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Muyil
The tiny village of Muyil is home to some Maya ruins and close to several cenotes and the Kaan Luum lagoon (click here). The ruins aren`t spectatular and despite the rainforest which you can walk through to get to the Sian Kaan Nature Reserve, there are only 2 ruins to visit. The village itself is located on the other side of the road, just a few small houses and a small grocery store and restaurant. We had a cold drink there and took the collectivo to the lagoon closeby. I would recommend to take the collectivo when visiting Muyil, it is very fast, convenient and cheap. Look for the ones heading to Felipe Carrillo Puerto and tell the driver to stop at the ruins. If there are 4 of you, it might be worth getting a taxi.

 

Sian Kaan / Punta Allen
The Nature Reserve of Sian Kaan is a true gem. It is one of those spectacular natural wonders you only find very rarely. For visiting the reserve, I highly recommend booking a tour or finding a local with a lancha (speed boat) to take you there. You can see turtles, dolphins and tons of different birds in their natural habitat. From Tulum there is a road to Punta Allen, a fisher village at the end of the reserve, where the tours often stop for lunch. Last year, on our third roadtrip, we were planning on starting the day early, driving down to Punta Allen for breakfast. We hardly took any water and no food at all and were not at all prepared fort he adventure. The road conditions were so bad that it took us hours to get down there. There is not a single ATM in the village and only very small kiosks. In the end, we didn`t see much of the Nature Reserve and decided to go again, with a tour guide, the following year. Well, that didn`t really work out as we planned the trip for our last day in Tulum before bringing friends back to Cancun airport and continue our journey. On the day of the tour, the weather was so bad out on the ocean with very strong winds, that the tour was cancelled out of security reasons. So, we learnt our lesson never to wait until the last day again and Sian Kaan is still on our bucket list. Punta Allen is a cute little fisher`s village though with a beautiful lonely beach and picturesque view – the ideal spot to take pictures that make everyone jealous.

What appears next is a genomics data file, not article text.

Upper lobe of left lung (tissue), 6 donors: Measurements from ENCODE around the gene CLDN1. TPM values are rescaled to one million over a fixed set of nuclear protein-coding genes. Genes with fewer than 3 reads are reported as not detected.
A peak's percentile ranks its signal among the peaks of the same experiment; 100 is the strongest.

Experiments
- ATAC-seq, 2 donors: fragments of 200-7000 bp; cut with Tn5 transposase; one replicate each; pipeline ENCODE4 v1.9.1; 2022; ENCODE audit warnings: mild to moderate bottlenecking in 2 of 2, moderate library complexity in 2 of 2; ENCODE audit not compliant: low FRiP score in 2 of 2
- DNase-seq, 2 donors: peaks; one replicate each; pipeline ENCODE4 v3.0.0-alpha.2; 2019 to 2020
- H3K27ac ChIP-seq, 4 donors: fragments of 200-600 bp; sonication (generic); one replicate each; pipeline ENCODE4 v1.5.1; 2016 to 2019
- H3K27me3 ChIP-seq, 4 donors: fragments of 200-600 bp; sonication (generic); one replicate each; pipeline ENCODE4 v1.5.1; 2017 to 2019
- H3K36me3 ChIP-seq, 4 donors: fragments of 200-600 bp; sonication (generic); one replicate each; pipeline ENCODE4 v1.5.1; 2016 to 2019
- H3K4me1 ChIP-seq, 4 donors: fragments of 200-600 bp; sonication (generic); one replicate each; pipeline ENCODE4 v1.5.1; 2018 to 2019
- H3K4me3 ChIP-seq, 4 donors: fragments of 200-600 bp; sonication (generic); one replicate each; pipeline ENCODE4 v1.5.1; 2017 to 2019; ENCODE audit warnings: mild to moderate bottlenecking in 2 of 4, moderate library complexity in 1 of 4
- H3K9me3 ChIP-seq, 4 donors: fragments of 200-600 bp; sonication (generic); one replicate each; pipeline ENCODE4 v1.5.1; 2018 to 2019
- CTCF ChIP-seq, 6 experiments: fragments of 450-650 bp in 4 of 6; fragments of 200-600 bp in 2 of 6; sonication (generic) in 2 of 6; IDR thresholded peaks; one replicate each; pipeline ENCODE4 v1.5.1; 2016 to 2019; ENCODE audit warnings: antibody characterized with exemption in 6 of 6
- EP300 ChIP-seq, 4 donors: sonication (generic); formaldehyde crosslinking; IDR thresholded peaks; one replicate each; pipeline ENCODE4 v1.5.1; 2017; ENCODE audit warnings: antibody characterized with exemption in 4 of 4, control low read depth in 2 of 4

Coba
The ruins of Coba are only a short drive from Tulum on the way to Valladolid. The most spectacular about them is the one pyramid you are allowed to climb up. The view is really good and it`s a great feeling to stand on top. Overall there are definitely more impressive and more picturesque ones around the peninsula, but if you don`t have a lot of time, the ones in Coba are good to start with. There is a big lake nearby, which is especially beautiful when the sun sets behind. If you want to visit the ruins, go early. I remember the enstrance fee being higher in the afternoon. The town itself is really not worth a visit, unless you want to try some local Maya dishes.

 

Cancun / Isla Mujeres / Playa del Carmen / Cozumel / Akumal
The city of Cancun is about 2 – 2,5 hours from Tulum and buses, ADO and Mayab, go very frequently. You can also take a collectivo to Playa del Carmen and then change for another collectivo to Cancun. My opinions about the city are kind of split. I do like parts of it on the one hand, but don`t really like being there on the other hand. Read here (coming soon) about our most recent stay in Cancun and our day trip to Isla Mujeres.
Playa del Carmen is the one place in Quintana Roo that I personally can`t stand because of the tourist crowds and being overloaded with bars and souvenir shops. It`s the most touristy place along the Riviera Maya and I would not recommend it. Same with the island of Cozumel that can be reached by ferry from Playa del Carmen.
Akumal is another town at the coastline and home to several luxury and holiday resorts. If I would go there again, then only for the turtles you can swim with. Definitely not worth an overnight stay – if you want to check it out, go for a day trip from Tulum and bring your own snorkelling gear. Bying it in the supermarket is way cheaper than renting it there or going on an expensive tour. The place with the turtles can easily be reached without a boat.

 

Okay guys, I am curious about your thoughts! Have you ever been to Riviera Maya? What did you like / dislike? What places have you visited? Share your pictures with me on instagram using my Hashtag #jotravelholic or simply comment below.